Tuesday, December 13, 2011

Today's Headlines

  • Euro Weakens to 11-Month Low Versus Dollar. The euro fell to an 11-month low against the dollar on concern European leaders won’t agree on ways to expand the region’s rescue capacities as debt-strapped nations struggle to fund their deficits. The 17-nation currency dropped against most of its major counterparts after Chancellor Angela Merkel told German coalition lawmakers that the 500 billion euro ($654 billion) cap on Europe’s planned permanent bailout fund will stay in place, two officials with knowledge of the discussion said. The dollar declined against the yen before the Federal Reserve holds a meeting today amid speculation officials will maintain their pledge to keep borrowing costs at almost zero. “You continue to see strains within the euro group,” said John McCarthy, managing director of currency trading at ING Groep NV (INGA) in New York. “A division means a lower euro. The euro was already a little weaker and once we got convincingly through $1.3170, it dropped more.” The euro dropped 0.7 percent to $1.3094 at 1:32 p.m. in New York, touching $1.3057, the lowest level since Jan. 12.
  • The 1-Year EUR/USD Cross-Currency Basis Swap is falling -7.1 bps to -96.0 bps, the lowest since Nov. 29 on a closing basis, amid lingering concerns about interbank funding. "The ECB allocated $51B last week and it doesn't seem like anything has changed," says TD funding strategist Mike Lin. "I'm concerned about the one-week auction tomorrow. I see a pick-up as something's going on."
  • RBS Says Buy German CDS in 'Talismanic' Trade as Crisis Deepens. Royal Bank of Scotland Group Plc advised investors to buy insurance on German government debt, betting that Europe's financial woes will deepen in 2012. Investors should bet the cost to protect German bonds for five years will increase to 200 basis points from 98 basis points, the strategists wrote.
  • Greece's Budget Deficit Widens to $27.1 Billion in First 11 Months of Year. Greece’s state budget deficit widened 5 percent in the first 11 months of the year, better than a revised target for the period. The gap, which excludes outlays by state-owned institutions and companies, rose to 20.5 billion euros ($26.5 billion) from 19.5 billion euros a year earlier, according to preliminary figures received by e-mail from the Finance Ministry. The figure came in below a target of 21 billion euros set in the 2012 budget, it said. Final figures are due later this month. Ordinary budget revenue declined 3.1 percent in the first 11 months as Greece’s recession weighed on tax collection. Spending rose 3 percent, or by 3.7 billion euros, boosted by a 20 percent increase in debt-servicing costs that added 2.6 billion euros to the bill, the Athens-based ministry said. Efforts to trim the shortfall have deepened the recession, now in its fourth year. The Organization for Economic Cooperation and Development expects the economy to contract 6.1 percent this year, more than the 5.5 percent forecast in the government’s budget.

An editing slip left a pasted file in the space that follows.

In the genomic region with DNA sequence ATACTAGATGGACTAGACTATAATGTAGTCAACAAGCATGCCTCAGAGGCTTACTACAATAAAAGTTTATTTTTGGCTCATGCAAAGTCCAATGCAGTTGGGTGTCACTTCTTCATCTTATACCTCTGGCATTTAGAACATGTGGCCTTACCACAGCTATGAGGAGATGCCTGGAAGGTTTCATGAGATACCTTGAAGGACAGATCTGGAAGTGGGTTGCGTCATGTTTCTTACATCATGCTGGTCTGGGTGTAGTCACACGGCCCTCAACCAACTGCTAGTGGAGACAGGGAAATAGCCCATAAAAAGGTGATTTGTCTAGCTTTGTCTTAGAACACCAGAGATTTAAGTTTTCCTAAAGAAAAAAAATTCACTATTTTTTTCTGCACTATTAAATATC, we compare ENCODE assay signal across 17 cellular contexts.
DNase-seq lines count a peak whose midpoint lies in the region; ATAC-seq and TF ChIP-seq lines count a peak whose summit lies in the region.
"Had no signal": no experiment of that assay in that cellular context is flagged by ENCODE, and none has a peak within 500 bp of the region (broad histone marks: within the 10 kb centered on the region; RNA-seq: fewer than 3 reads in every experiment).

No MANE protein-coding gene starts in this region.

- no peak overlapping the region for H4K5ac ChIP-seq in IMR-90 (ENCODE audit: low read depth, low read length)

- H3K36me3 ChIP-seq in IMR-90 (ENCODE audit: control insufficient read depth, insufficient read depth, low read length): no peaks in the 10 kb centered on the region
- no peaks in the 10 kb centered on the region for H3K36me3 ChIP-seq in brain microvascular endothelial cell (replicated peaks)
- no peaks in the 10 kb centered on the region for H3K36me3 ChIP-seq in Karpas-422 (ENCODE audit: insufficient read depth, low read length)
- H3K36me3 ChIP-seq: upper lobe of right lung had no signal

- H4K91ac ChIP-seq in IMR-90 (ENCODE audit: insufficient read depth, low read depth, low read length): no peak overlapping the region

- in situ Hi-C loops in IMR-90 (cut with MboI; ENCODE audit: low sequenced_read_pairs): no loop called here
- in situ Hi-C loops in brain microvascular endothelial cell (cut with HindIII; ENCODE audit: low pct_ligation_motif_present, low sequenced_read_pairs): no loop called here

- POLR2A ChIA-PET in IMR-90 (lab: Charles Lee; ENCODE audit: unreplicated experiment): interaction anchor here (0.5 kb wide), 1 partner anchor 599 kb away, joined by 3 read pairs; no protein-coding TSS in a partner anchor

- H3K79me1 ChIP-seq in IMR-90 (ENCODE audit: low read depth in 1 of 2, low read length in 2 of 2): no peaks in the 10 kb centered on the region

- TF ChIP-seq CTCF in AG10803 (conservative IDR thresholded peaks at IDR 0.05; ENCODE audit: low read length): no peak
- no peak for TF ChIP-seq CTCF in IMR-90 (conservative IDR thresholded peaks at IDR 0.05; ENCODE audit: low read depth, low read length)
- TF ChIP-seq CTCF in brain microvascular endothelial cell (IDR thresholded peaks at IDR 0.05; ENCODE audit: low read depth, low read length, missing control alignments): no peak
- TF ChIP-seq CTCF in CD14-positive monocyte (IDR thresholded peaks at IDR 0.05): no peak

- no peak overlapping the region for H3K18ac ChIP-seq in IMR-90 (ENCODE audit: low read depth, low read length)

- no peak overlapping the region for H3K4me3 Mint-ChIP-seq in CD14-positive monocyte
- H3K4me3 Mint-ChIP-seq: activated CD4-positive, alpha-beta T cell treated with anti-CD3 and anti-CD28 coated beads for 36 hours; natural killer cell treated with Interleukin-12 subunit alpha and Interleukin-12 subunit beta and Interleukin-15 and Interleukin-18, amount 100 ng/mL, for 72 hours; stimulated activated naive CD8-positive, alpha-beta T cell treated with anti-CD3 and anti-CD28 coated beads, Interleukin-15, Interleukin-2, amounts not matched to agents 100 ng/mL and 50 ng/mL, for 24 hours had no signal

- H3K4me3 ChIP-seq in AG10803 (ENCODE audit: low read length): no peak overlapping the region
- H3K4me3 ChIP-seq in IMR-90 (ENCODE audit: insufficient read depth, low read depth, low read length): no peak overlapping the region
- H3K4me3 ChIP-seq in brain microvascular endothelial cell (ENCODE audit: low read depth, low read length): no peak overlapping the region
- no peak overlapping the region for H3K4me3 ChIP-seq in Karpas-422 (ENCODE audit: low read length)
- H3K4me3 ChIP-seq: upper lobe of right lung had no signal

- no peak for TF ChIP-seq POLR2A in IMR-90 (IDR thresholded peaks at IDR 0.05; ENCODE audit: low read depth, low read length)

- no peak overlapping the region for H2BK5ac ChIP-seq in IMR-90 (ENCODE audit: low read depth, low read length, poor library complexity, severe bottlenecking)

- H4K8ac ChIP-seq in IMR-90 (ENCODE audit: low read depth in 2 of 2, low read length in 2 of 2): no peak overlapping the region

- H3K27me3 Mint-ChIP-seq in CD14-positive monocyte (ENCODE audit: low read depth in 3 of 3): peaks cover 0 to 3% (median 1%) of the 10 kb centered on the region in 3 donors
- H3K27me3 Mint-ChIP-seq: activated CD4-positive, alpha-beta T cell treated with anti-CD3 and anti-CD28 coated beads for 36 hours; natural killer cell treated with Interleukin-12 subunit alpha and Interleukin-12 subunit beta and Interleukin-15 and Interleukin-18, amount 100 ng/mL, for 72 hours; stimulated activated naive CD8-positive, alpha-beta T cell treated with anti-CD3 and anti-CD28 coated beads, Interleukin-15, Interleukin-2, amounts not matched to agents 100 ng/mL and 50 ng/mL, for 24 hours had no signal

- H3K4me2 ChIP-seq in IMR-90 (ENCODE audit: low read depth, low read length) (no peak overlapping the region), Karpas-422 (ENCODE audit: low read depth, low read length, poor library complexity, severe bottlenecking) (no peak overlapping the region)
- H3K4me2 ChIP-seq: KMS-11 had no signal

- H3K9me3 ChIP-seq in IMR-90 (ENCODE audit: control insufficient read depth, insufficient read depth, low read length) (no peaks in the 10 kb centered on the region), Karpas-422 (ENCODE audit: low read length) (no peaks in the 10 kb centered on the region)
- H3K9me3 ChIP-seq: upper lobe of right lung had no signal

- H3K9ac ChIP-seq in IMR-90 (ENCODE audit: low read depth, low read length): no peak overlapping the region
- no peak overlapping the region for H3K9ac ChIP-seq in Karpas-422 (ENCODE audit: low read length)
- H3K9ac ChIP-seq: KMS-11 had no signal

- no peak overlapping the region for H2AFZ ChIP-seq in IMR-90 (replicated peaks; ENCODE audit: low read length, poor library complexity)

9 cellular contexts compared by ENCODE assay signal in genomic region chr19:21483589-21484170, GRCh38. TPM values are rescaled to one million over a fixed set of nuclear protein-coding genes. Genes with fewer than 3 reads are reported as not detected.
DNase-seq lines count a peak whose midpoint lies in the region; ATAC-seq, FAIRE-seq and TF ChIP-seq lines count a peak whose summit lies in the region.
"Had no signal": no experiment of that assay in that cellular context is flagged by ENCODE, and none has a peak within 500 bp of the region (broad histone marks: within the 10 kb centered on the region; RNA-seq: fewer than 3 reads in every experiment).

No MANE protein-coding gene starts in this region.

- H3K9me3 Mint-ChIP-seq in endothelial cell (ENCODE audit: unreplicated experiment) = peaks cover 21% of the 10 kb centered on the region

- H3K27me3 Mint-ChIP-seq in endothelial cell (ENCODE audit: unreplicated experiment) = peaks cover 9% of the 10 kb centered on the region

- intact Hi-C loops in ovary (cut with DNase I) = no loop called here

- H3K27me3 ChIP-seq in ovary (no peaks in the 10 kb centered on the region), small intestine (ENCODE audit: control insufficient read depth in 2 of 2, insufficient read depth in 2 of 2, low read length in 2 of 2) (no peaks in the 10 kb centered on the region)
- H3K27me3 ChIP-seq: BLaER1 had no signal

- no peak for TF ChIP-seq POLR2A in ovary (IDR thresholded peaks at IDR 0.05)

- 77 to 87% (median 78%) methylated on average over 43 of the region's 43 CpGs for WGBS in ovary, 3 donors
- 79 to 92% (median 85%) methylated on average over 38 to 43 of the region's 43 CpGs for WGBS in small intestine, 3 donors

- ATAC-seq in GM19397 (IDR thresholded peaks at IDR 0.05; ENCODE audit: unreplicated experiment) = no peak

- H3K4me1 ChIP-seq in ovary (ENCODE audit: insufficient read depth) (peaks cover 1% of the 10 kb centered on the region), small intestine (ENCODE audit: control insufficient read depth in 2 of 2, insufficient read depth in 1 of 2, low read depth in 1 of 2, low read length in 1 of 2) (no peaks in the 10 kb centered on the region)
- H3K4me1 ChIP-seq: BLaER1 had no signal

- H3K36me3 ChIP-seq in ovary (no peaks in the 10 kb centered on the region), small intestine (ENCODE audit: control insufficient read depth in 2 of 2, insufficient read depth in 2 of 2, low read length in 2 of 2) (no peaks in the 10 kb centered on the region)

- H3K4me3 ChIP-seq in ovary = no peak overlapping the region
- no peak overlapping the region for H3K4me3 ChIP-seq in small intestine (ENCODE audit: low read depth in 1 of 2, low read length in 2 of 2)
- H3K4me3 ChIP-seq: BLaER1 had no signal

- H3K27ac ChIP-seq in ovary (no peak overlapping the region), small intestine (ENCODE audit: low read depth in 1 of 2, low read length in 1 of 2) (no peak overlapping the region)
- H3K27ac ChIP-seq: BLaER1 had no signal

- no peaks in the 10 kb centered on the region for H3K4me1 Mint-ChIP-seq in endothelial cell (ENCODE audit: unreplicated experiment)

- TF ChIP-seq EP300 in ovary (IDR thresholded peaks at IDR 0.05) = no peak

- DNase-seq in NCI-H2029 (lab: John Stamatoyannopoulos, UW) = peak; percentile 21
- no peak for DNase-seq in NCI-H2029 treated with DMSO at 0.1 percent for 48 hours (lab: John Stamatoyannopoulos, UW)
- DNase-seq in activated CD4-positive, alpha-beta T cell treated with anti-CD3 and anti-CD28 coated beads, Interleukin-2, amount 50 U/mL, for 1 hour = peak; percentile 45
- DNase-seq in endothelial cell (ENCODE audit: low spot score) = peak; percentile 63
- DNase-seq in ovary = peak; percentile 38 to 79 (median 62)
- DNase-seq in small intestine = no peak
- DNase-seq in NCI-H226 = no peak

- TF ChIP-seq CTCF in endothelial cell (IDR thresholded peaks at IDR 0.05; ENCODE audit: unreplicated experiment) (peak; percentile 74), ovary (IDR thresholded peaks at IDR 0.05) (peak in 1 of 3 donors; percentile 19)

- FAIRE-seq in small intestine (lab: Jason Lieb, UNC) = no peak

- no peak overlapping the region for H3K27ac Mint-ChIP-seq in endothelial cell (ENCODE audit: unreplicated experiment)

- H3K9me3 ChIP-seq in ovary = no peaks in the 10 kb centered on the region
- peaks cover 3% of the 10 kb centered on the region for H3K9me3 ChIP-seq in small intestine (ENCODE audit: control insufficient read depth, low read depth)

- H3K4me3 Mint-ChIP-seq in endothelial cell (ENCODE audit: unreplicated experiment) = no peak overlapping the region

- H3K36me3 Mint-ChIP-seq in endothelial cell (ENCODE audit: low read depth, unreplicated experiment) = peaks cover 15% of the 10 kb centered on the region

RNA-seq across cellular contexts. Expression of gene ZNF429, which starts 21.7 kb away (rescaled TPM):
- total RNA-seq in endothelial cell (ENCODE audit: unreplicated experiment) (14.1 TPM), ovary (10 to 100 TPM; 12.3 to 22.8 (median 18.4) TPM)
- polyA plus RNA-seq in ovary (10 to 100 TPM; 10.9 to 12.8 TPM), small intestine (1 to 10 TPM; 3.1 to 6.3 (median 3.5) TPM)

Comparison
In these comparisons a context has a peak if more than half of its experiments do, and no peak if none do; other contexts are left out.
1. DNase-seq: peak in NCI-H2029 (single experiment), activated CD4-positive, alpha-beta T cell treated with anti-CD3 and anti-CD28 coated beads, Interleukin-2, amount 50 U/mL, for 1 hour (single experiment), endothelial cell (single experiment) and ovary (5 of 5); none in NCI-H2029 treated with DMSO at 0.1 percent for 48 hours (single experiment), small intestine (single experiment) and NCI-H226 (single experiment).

• Retail Sales in U.S. Climbed Less Than Forecast. Retail sales rose in November at the slowest pace in five months, indicating American consumers were trying to live within their means heading into the holiday shopping season as wages dropped. The 0.2 percent gain in purchases fell short of the 0.6 percent median forecast of economists surveyed by Bloomberg News and followed increases in the prior two months that were larger than previously estimated, according to data from the Commerce Department today in Washington. Other reports showed inventories climbed in October and job openings fell.
  • Treasuries Advance After $21 Billion 10-Year Auction Draws Strong Demand. Treasuries gained for a second day after the U.S. sale of $21 billion in 10-year notes attracted higher-than-average demand, bolstered by concern Europe’s sovereign-debt crisis is far from a resolution. The securities drew a yield of 2.020 percent, compared with a forecast of 2.050 percent in a Bloomberg News survey of seven of the Federal Reserve’s 21 primary dealers. The bid-to-cover ratio, which gauges demand by comparing total bids with the amount of debt offered, was 3.53, the strongest level since April 2010.
  • Oil Surges on Speculation of Supply Disruption, U.S. Stimulus. Oil surged above $100 a barrel on speculation supplies will be disrupted after a report that Iran will hold drills to close the Strait of Hormuz and that the Federal Reserve may announce additional stimulus measures. Crude advanced as much as 3.6 percent after the state-run Fars news agency reported the military maneuvers will be “soon,” citing Parvis Sorouri, a member of the parliament’s national security and foreign policy committee. “I saw the Iran story yesterday but those headlines seem to have got traction this morning. There are also rumors for further action by the Fed, but where they come from I don’t know. In this electronic world things can jump quickly and trigger stops.” Crude for January delivery gained $1.91, or 2 percent, to $99.68 a barrel at 11:07 a.m. on the New York Mercantile Exchange. Crude pared gains after an Iranian Foreign Ministry spokesman said the Strait of Hormuz isn’t closed. The comments on the strait were made by people who don’t have an official title, said Ramin Mehmanparast, the spokesman.